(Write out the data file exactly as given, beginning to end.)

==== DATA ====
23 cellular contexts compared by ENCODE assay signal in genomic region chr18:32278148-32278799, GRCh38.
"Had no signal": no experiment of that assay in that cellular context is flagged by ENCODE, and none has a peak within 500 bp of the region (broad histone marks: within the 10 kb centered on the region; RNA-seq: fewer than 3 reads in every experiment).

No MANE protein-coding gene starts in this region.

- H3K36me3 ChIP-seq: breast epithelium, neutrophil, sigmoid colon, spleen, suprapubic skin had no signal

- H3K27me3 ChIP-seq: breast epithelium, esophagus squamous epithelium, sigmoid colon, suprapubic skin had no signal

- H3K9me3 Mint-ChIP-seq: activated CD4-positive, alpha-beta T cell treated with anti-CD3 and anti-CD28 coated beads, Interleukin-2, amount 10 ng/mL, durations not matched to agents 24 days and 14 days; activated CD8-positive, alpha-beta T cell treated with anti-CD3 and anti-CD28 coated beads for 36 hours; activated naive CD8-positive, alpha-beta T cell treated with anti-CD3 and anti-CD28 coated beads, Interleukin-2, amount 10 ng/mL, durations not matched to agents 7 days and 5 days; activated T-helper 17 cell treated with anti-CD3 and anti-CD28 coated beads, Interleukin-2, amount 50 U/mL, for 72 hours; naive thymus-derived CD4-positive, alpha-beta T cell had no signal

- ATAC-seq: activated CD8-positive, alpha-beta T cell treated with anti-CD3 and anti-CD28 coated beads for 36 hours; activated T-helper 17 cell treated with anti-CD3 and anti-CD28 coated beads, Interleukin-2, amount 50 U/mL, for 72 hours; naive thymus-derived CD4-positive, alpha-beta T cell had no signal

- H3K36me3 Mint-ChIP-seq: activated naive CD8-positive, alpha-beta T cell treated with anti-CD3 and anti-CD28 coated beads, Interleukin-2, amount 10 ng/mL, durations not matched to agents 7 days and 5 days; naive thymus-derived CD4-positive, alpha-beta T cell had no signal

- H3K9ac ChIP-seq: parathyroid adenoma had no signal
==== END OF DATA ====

23 cellular contexts compared by ENCODE assay signal in genomic region chr18:32278148-32278799, GRCh38.
"Had no signal": no experiment of that assay in that cellular context is flagged by ENCODE, and none has a peak within 500 bp of the region (broad histone marks: within the 10 kb centered on the region; RNA-seq: fewer than 3 reads in every experiment).

No MANE protein-coding gene starts in this region.

- H3K36me3 ChIP-seq: breast epithelium, neutrophil, sigmoid colon, spleen, suprapubic skin had no signal

- H3K27me3 ChIP-seq: breast epithelium, esophagus squamous epithelium, sigmoid colon, suprapubic skin had no signal

- H3K9me3 Mint-ChIP-seq: activated CD4-positive, alpha-beta T cell treated with anti-CD3 and anti-CD28 coated beads, Interleukin-2, amount 10 ng/mL, durations not matched to agents 24 days and 14 days; activated CD8-positive, alpha-beta T cell treated with anti-CD3 and anti-CD28 coated beads for 36 hours; activated naive CD8-positive, alpha-beta T cell treated with anti-CD3 and anti-CD28 coated beads, Interleukin-2, amount 10 ng/mL, durations not matched to agents 7 days and 5 days; activated T-helper 17 cell treated with anti-CD3 and anti-CD28 coated beads, Interleukin-2, amount 50 U/mL, for 72 hours; naive thymus-derived CD4-positive, alpha-beta T cell had no signal

- ATAC-seq: activated CD8-positive, alpha-beta T cell treated with anti-CD3 and anti-CD28 coated beads for 36 hours; activated T-helper 17 cell treated with anti-CD3 and anti-CD28 coated beads, Interleukin-2, amount 50 U/mL, for 72 hours; naive thymus-derived CD4-positive, alpha-beta T cell had no signal

- H3K36me3 Mint-ChIP-seq: activated naive CD8-positive, alpha-beta T cell treated with anti-CD3 and anti-CD28 coated beads, Interleukin-2, amount 10 ng/mL, durations not matched to agents 7 days and 5 days; naive thymus-derived CD4-positive, alpha-beta T cell had no signal

- H3K9ac ChIP-seq: parathyroid adenoma had no signal